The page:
FRANKFORT, Ky. — In the first study of its kind in 15 years, a statewide survey has found that dental problems have increased significantly among young children in a state with a long history of poor oral health among children and adults.
Despite having more access to dentists and more families with dental insurance, screenings of children show that the need for treatment has increased significantly, according to a survey presented today to the House-Senate Health and Welfare Committee.
The survey, which screened more than 2,000 children in third and sixth grades across the state, found that 41 percent had untreated cavities and that the rate of tooth decay was much greater in Eastern Kentucky. In that region, with some of poorest counties, more than half of third and sixth graders — roughly 15,100 children — had untreated cavities.
And poor children tend so suffer the worst dental problems, such as infections and abscessed gums, “giving further evidence that socioeconomic status is in the strongest determinant of a child’s oral health status,” the survey found.
More than half the children did not have sealants, which protect teeth against cavities.
The survey was conducted by Delta Dental of Kentucky, Kentucky Youth Advocates and the University of Louisville School of Dentistry during the 2015-16 school year.
In all, 2,109 third and sixth grade students in 60 public elementary and middle schools participated in the survey that included screening by a dentist to assess the oral health of participants.
Dr. Hector Martinez, a professor of pediatric dentistry at U of L involved in planning the survey, said it provides valuable information to the state about what it needs to do improve oral health of children.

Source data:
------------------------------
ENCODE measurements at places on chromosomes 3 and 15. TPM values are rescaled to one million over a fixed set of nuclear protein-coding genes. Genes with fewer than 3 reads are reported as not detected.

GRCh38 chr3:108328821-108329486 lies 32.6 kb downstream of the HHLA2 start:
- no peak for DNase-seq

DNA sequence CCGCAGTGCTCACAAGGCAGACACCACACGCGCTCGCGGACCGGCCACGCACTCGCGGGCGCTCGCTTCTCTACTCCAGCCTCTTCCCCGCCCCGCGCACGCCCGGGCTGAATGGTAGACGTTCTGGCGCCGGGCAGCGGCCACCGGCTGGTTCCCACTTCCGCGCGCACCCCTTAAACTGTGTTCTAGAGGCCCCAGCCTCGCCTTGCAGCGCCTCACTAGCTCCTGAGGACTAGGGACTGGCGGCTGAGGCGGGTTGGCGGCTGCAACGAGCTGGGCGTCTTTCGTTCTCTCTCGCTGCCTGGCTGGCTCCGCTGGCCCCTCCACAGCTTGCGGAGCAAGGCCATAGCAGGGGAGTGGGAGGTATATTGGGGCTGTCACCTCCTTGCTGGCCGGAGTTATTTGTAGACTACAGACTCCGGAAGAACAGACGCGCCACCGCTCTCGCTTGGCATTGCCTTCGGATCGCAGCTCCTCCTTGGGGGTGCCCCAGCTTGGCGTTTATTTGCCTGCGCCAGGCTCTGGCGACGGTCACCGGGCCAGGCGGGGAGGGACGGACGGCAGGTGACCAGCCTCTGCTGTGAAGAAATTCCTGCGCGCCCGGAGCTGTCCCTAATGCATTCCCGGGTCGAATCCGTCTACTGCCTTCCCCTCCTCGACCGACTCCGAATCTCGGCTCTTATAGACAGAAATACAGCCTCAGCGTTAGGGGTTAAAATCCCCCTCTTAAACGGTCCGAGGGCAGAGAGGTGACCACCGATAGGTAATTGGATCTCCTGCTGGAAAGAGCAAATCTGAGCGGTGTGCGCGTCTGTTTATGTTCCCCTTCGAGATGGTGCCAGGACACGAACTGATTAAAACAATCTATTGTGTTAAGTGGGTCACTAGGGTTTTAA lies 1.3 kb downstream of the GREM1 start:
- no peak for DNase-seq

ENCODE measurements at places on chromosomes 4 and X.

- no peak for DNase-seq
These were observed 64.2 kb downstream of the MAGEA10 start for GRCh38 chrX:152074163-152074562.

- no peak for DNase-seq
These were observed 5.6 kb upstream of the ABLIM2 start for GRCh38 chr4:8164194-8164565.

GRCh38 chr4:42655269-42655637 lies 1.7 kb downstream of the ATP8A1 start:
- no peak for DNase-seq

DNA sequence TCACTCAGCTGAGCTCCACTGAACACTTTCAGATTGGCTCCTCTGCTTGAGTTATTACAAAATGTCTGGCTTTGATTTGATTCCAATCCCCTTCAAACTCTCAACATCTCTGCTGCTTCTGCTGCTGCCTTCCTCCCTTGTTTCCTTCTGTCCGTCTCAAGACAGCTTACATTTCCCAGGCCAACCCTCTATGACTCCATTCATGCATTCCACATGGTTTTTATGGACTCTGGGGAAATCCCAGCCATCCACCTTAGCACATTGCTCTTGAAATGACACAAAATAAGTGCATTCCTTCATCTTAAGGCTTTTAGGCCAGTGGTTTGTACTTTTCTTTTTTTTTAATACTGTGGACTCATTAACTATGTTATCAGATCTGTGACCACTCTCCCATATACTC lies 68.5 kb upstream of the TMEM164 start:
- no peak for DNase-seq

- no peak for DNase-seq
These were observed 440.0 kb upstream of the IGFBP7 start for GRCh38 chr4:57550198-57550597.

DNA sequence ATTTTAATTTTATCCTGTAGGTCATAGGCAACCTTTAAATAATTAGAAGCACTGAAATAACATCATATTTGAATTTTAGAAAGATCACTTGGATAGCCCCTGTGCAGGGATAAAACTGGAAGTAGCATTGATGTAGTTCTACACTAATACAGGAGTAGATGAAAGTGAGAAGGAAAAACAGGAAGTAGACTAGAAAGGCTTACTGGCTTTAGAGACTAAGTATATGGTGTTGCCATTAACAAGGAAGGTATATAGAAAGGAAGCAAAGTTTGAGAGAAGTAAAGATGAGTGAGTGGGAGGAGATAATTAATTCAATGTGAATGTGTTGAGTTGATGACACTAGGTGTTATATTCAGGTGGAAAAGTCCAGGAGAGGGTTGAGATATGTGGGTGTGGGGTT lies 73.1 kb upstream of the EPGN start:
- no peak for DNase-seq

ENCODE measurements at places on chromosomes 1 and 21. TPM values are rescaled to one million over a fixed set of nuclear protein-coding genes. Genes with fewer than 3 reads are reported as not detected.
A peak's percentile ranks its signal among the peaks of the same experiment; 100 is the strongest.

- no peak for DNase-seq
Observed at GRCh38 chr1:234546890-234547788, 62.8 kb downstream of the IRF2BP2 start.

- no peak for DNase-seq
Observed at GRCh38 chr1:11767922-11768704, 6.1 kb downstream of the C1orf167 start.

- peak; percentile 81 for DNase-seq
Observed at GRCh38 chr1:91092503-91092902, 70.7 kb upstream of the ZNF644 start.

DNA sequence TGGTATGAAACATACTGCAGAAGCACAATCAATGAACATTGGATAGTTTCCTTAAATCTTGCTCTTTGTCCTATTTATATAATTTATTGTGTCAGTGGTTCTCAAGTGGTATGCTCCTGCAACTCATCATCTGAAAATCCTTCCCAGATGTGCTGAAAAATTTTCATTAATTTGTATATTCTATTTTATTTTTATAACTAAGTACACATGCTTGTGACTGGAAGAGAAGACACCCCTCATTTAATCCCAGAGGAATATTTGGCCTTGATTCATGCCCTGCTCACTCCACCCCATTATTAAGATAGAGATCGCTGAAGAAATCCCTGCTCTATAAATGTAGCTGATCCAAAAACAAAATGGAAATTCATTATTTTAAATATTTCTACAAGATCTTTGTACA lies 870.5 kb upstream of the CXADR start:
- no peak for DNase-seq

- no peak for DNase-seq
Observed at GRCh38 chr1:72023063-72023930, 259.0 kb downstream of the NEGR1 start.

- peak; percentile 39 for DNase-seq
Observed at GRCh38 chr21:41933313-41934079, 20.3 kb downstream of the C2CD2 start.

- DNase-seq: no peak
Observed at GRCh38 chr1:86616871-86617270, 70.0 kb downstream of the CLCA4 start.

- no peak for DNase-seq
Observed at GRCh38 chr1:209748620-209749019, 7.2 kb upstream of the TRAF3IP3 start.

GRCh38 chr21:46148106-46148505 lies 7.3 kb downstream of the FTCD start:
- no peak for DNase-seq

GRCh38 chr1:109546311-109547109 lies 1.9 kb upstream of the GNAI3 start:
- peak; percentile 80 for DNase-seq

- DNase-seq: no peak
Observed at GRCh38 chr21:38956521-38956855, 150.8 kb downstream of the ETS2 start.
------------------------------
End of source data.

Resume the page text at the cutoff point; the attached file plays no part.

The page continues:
“We have a lot of good, reliable data,” he said.
But it provided a sobering look at the problems Kentucky is facing with children suffering from dental decay, infections and other complications of what he said is the number one chronic disease among children.
“The sad part of the story is that we are still seeing very aggressive things, chronic disease,” said Martinez, who treats young patients at U of L’s pediatric dental clinic.
Good oral health is essential for children to thrive free from pain and infection, succeed in school and grow into healthy adults, the survey said
The last such statewide survey, conducted in 2001 by the University of Kentucky, found that nearly half of Kentucky’s young children suffered from untreated dental decay.
Dental health professionals at the time said it was essential to improve oral health among Kentucky’s children before they become adults with even worse problems in a state with consistently high rates of dental disease and one of the nation’s highest rates of adults with no teeth.
Martinez said the current survey underscores how important it is for parents to ensure children get early, regular dental care.
“That’s why this research is so important,” he said. “We are trying to catch their attention.”